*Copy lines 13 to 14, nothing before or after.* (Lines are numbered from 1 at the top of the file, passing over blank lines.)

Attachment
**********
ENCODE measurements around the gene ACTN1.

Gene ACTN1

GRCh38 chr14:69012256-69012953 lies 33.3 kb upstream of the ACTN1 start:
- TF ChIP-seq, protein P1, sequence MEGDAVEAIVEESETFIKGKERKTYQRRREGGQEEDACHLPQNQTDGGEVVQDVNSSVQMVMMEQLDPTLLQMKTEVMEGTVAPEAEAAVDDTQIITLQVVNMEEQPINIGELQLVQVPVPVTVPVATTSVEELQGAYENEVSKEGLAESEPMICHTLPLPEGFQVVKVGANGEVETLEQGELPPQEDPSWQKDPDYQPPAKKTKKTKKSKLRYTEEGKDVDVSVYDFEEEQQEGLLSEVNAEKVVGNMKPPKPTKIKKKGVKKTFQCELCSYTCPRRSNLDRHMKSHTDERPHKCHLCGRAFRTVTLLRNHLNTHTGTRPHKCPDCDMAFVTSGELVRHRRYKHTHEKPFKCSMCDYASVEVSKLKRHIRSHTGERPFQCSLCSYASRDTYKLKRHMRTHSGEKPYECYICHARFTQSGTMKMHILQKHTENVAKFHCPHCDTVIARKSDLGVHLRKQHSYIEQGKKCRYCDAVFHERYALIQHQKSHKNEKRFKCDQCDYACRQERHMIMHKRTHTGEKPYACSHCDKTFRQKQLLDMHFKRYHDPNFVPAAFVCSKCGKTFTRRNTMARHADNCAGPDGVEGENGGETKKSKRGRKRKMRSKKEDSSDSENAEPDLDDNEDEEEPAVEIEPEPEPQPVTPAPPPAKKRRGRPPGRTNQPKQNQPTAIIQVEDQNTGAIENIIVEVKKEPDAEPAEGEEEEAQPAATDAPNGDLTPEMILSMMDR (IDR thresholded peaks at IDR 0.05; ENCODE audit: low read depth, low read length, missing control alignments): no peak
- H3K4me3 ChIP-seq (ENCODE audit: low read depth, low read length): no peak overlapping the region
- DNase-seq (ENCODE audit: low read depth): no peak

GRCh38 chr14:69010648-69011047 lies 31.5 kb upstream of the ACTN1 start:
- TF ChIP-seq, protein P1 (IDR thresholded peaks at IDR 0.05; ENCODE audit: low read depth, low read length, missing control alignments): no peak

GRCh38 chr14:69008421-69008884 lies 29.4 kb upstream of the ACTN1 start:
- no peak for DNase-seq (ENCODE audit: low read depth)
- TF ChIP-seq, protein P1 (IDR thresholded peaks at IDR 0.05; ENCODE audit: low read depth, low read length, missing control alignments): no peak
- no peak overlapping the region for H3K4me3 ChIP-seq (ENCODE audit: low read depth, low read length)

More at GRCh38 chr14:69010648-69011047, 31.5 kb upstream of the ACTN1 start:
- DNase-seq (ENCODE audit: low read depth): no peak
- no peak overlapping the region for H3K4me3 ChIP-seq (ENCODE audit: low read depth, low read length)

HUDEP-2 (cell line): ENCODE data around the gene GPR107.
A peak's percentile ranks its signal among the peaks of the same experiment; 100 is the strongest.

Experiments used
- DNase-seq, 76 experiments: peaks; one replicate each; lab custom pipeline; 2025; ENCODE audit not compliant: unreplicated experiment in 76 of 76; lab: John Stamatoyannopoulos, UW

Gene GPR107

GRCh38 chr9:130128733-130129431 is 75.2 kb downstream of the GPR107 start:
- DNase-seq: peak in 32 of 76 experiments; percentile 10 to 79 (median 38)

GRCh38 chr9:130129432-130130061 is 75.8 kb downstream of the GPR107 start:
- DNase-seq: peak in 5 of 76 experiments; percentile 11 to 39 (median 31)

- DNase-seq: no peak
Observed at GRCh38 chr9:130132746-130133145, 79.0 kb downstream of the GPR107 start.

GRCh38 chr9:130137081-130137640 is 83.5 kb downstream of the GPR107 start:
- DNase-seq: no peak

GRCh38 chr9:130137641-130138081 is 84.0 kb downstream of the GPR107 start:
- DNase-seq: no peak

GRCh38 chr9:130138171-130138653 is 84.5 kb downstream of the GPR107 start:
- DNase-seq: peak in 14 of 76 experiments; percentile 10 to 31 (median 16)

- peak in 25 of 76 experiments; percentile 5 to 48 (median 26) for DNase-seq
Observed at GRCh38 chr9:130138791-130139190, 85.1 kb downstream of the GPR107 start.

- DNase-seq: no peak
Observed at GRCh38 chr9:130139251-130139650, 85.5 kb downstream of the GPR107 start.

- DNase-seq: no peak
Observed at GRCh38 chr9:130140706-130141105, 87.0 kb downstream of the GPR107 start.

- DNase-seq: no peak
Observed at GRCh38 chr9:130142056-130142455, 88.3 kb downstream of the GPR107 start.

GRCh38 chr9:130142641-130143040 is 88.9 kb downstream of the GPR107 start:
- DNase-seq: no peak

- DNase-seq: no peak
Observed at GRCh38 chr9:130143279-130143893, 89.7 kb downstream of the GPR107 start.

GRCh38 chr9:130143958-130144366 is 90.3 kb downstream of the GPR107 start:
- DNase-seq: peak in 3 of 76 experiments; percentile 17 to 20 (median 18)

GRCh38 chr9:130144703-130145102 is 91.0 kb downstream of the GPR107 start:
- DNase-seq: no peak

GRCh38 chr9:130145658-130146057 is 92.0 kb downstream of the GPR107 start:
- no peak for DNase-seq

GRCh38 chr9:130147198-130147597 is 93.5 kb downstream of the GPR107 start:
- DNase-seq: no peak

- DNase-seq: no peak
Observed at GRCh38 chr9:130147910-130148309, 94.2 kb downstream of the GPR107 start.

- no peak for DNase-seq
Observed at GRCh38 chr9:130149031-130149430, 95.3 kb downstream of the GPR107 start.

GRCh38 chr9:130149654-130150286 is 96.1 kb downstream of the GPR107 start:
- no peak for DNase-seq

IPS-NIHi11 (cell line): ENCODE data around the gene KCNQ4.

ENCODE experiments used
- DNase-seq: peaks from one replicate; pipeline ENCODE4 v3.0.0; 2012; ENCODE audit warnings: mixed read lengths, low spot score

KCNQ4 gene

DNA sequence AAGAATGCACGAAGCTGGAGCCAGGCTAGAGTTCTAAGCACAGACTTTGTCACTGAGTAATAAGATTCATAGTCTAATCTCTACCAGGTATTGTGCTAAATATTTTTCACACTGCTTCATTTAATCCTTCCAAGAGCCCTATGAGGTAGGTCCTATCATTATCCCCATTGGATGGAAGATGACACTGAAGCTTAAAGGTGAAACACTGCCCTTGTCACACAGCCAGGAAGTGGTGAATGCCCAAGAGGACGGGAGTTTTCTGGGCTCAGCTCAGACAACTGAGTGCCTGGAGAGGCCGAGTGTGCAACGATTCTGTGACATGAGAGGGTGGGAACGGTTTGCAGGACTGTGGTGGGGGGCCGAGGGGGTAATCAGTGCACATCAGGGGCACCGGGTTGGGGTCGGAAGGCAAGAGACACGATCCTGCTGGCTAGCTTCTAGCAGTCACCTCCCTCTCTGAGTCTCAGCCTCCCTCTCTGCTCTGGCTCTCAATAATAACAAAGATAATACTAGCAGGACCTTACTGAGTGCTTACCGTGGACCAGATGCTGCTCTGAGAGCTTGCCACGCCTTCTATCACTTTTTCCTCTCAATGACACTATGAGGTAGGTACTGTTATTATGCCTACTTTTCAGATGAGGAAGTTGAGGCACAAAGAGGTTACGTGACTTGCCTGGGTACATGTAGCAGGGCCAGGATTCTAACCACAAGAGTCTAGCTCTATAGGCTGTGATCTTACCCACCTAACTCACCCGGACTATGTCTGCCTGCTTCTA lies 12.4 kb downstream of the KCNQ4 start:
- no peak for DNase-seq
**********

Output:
More at GRCh38 chr14:69010648-69011047, 31.5 kb upstream of the ACTN1 start:
- DNase-seq (ENCODE audit: low read depth): no peak